While reading this article at The Hollywood Reporter, all I could do was chuckle. I knew that 3D films were falling out of favor more and more each year, as the studios rush more and more pieces of post-converted garbage (and let’s face it, even some of those shot-in-3D movies are garbage) into the theaters to charge higher ticket prices, but I didn’t know the studios were going to hasten the end of this miserable trend even faster, probably without realizing it. Or if they do realize it but don’t care, then more power to them.
Remember the last time you saw a 3D film in theaters? You pay your outrageously high ticket price, hand over your ticket to the fat old guy (or pimply faced kid), who then hands you a pair of free 3D glasses with which to view your 3D movie. Now you’ll still be able to pay for the outrageously high ticket price, but instead of getting free 3D glasses to view your movie, you’ll now get a middle finger from the ticket taker. Okay, maybe not a middle finger. You’ll get, well, nothing, actually.
Yup. The studios have decided that they’ve cuddled you and your damn 3D addition enough, and starting May 1, 2012, Sony Pictures will be the first studio to stop supplying those free cheap, uncomfortable 3D glasses to you. Which means you will have to invest in your own 3D glasses, preferably by buying it from the movie theater while you’re in the lobby. Remember, this is the same lobby where a bottle of water can cost you anywhere from $4 to $5 dollars… Or, if you’re one of those hip trendsetters who bought a 3D TV at home, bring your own 3D glasses to the theaters.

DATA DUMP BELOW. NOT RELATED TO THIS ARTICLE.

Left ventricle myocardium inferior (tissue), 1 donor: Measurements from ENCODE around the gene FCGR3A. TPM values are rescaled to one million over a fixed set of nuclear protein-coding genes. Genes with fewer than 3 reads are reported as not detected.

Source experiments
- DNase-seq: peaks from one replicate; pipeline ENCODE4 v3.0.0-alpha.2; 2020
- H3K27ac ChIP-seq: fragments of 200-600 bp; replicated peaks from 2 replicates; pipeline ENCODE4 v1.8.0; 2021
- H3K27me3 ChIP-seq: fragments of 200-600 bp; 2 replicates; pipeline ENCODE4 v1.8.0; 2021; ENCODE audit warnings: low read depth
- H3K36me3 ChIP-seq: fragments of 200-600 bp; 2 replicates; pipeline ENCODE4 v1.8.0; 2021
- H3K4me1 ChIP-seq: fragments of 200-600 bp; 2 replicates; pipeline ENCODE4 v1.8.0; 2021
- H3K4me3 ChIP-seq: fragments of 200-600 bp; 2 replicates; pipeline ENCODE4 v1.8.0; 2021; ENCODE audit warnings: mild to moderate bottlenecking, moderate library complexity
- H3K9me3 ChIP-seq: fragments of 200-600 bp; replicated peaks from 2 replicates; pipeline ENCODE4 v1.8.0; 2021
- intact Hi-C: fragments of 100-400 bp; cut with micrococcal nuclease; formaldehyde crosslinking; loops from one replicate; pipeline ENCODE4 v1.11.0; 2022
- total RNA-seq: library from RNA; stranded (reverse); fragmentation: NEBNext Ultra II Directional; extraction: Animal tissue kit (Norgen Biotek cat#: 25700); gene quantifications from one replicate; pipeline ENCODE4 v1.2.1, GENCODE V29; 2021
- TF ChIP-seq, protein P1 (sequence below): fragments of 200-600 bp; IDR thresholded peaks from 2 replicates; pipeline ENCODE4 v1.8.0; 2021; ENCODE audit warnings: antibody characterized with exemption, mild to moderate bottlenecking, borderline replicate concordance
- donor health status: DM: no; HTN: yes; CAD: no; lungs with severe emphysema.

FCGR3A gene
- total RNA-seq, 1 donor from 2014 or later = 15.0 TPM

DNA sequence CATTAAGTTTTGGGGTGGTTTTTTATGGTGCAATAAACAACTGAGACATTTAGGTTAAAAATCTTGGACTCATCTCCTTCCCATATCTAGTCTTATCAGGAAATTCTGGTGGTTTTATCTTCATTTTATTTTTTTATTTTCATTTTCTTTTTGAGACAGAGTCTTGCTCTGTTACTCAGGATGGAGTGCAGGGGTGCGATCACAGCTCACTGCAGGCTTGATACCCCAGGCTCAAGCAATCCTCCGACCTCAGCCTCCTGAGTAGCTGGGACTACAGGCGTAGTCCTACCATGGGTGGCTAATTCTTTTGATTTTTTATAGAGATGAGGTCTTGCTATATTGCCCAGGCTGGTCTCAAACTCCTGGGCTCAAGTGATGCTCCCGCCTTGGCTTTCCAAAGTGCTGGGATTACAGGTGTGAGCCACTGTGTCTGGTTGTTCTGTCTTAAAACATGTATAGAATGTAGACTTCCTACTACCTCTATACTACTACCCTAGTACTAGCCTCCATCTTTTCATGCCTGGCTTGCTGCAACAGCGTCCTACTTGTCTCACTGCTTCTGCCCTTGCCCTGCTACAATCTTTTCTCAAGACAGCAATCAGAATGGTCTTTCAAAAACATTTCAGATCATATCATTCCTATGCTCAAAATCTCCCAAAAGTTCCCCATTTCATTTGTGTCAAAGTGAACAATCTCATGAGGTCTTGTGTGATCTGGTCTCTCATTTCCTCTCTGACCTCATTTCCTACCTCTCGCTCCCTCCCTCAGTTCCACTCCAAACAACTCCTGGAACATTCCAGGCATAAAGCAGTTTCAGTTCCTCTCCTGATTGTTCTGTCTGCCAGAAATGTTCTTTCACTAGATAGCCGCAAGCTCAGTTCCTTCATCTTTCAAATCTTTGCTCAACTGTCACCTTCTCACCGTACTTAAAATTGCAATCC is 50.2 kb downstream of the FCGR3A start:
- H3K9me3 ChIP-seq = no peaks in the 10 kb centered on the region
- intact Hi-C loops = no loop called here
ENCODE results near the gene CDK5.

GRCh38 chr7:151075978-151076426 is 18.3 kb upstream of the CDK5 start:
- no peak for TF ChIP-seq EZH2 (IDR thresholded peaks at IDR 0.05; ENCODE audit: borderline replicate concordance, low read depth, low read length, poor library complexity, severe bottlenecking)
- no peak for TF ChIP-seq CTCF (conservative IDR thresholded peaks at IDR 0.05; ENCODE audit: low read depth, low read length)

Sony will be the first studio to officially adopt this policy, but other studios are expected to follow suit.
So, why this move by the studio that will, over time, cut into their bottom line by convincing moviegoers they’d rather not see a 3D movie after all? Apparently paying for those cheap looking/feeling 3D glasses costs the studio somewhere between $5 million to $10 million per big-budgeted movie, and even smaller films are still costing them anywhere between $1.5 million to $2 million.
Back in the old days, in order to convince theater owners to convert more of their space to 3D-capable rooms, the studios voluntarily offered to pay for the cost of the 3D glasses. They’ve … now changed their minds. As a result, starting in the summer of 2012, if you want to see that new “Amazing Spider-Man” movie in 3D, or Will Smith’s “Men in Black III” in 3D — Sony’s two high-profile 3D movies in 2012 — you’ll have to pay for your own damn 3D glasses.